Calculating acceleration

In summary, two isolated spheres of masses 1.00 g and 1.00 * 10^2 kg are initially at rest and 15.0 cm apart. After one minute, the small sphere has moved 0.534 mm towards the larger sphere. To solve for the acceleration and G, we can use the law of gravity and the definition of a force.
  • #1
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Two spheres of masses m1 = 1.00 g and m2 = 1.00 *10^2
kg are isolated from all other bodies and are initially at
rest, with their centers a distance r = 15.0 cm apart. One
minute later, the smaller sphere has moved 0.534 mm
toward the larger sphere. Compute the acceleration and G.

Solution:

No idea where to being.. some hints please?
 
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  • #2
To start the two masses are so greatly different the problem seems to only want you to consider the small ball as moving. I'd begin by writing down the law of gravity and the definition of a force. With those you can probably find a way to calculate acceleration.
 

What is acceleration?

Acceleration is the rate of change of an object's velocity over time. It is a vector quantity, meaning it has both magnitude and direction.

How is acceleration calculated?

Acceleration can be calculated by dividing the change in velocity by the change in time. The formula for acceleration is a = (vf - vi) / t, where a is acceleration, vf is final velocity, vi is initial velocity, and t is time.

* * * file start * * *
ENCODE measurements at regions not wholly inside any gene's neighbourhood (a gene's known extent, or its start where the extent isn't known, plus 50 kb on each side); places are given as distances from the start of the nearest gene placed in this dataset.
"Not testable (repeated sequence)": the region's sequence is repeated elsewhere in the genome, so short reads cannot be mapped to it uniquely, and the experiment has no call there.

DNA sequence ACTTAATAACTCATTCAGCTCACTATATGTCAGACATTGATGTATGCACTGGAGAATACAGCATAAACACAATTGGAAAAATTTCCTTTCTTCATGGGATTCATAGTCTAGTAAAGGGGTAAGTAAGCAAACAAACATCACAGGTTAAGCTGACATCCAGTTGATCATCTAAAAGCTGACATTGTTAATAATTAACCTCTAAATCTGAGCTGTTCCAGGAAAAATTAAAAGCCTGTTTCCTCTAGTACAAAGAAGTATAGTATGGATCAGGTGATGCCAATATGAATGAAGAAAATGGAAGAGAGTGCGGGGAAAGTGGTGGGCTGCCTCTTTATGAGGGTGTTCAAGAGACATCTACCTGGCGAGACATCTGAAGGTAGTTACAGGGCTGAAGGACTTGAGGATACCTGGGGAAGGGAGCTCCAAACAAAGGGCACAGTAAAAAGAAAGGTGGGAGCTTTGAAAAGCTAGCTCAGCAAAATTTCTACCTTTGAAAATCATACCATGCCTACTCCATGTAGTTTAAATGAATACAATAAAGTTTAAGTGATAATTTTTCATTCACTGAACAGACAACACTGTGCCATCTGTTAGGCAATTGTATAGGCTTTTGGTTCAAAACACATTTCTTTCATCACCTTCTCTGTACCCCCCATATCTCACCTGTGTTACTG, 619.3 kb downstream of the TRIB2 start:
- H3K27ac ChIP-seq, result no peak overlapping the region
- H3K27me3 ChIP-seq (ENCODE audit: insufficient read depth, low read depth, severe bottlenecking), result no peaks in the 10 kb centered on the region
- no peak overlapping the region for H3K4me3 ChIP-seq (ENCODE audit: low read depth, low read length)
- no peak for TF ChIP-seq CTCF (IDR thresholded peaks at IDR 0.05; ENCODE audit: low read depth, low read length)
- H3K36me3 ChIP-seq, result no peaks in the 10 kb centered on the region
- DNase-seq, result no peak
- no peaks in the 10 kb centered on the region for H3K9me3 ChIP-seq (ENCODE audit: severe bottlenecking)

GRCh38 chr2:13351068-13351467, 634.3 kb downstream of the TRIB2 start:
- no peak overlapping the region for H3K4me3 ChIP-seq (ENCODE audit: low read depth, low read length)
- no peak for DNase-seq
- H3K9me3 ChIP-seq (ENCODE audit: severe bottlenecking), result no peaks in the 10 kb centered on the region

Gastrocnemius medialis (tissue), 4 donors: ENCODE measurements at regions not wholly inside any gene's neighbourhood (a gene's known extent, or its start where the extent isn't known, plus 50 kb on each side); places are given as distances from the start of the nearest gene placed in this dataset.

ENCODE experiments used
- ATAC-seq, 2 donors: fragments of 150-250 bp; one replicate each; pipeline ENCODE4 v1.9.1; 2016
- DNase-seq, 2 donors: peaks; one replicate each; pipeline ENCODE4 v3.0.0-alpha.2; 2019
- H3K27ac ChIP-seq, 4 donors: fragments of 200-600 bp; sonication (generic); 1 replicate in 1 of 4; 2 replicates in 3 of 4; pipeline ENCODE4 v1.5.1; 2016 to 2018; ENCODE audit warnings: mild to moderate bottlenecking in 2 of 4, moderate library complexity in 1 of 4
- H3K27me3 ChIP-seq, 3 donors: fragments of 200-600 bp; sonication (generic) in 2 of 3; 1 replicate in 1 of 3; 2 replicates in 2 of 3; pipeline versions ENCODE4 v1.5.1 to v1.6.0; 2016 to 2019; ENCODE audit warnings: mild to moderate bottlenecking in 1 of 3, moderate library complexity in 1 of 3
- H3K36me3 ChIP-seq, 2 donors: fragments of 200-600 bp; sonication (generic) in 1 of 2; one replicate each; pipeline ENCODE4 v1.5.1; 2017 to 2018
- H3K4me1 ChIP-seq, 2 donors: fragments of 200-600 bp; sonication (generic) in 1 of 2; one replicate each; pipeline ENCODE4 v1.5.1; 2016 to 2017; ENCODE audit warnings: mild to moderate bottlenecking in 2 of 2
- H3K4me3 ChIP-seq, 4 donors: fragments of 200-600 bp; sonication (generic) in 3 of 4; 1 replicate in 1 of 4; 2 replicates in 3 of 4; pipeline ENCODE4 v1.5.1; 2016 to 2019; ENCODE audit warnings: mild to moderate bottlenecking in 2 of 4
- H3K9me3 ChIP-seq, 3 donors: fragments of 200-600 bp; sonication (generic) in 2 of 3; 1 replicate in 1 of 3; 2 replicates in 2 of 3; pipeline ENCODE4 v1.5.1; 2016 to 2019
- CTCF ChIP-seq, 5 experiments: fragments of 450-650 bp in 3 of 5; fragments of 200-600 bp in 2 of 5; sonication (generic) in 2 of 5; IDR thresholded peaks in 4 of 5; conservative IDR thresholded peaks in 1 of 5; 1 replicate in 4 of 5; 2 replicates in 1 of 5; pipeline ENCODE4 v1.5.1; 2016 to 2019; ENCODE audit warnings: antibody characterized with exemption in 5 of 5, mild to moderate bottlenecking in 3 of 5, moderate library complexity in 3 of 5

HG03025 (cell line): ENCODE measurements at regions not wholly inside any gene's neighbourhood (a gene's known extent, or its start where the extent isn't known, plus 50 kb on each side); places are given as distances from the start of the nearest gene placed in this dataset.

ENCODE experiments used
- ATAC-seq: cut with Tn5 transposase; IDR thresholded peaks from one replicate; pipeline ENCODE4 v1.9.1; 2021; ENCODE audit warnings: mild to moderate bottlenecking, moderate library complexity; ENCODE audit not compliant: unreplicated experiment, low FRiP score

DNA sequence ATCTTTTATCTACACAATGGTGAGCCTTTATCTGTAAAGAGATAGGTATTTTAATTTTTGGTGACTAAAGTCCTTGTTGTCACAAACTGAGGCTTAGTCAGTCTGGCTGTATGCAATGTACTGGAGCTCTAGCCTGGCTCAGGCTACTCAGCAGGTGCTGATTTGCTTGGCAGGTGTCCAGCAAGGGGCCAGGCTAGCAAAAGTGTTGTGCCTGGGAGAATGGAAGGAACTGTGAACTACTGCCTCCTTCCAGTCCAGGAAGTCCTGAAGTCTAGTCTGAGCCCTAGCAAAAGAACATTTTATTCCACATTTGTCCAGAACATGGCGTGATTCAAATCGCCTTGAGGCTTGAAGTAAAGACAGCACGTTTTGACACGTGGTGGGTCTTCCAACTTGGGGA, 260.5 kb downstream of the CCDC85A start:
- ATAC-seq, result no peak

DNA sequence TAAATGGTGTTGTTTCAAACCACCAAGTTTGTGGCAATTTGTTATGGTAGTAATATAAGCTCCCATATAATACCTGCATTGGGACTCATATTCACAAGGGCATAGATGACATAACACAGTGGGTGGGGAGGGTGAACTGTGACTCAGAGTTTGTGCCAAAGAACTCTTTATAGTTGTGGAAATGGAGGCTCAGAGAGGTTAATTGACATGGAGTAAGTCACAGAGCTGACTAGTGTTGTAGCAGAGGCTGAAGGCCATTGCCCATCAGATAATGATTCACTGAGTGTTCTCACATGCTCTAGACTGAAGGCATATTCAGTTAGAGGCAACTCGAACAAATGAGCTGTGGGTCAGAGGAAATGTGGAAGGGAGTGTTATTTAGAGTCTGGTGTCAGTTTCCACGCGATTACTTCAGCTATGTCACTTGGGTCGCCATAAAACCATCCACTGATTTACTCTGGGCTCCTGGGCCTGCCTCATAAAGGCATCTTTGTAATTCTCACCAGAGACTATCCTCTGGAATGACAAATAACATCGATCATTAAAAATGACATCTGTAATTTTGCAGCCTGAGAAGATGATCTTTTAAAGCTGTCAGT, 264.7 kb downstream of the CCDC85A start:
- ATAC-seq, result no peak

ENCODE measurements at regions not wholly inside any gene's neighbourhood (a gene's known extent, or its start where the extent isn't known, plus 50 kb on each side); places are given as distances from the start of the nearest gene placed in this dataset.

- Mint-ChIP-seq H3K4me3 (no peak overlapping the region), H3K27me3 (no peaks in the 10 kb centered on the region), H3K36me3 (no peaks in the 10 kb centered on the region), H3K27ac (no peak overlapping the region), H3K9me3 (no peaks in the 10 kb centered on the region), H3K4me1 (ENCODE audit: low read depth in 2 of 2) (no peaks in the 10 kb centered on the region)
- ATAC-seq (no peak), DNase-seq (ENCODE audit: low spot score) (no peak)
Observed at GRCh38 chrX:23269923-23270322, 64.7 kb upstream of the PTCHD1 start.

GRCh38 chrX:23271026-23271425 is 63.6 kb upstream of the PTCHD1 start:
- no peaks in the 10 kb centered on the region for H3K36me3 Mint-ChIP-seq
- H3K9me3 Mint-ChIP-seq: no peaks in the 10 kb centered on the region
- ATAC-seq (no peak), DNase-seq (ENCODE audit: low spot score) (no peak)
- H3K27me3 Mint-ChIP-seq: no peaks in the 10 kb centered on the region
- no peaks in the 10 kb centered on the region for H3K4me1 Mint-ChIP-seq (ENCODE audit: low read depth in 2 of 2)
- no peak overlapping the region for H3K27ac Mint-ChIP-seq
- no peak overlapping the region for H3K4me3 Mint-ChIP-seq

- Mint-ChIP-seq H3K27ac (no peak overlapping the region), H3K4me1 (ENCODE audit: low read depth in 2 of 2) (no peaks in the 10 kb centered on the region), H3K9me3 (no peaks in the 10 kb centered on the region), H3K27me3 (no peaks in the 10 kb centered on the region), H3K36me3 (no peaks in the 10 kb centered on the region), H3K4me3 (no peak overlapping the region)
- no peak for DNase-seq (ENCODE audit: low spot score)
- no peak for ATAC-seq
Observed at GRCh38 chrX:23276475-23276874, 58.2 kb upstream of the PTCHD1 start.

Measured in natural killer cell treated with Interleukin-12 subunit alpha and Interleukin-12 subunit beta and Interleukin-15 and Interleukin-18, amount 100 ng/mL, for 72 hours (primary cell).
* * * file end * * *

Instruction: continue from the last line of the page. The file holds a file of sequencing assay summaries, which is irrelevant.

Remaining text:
What are the units for acceleration?

The units for acceleration are typically meters per second squared (m/s^2) in the metric system and feet per second squared (ft/s^2) in the imperial system.

What is the difference between positive and negative acceleration?

Positive acceleration occurs when an object's velocity increases over time, while negative acceleration (also known as deceleration) occurs when an object's velocity decreases over time. Positive acceleration is represented by a positive value, while negative acceleration is represented by a negative value.

How does mass affect acceleration?

According to Newton's Second Law of Motion, the acceleration of an object is directly proportional to the net force acting on it and inversely proportional to its mass. This means that a larger mass will require a greater force to achieve the same acceleration as a smaller mass.

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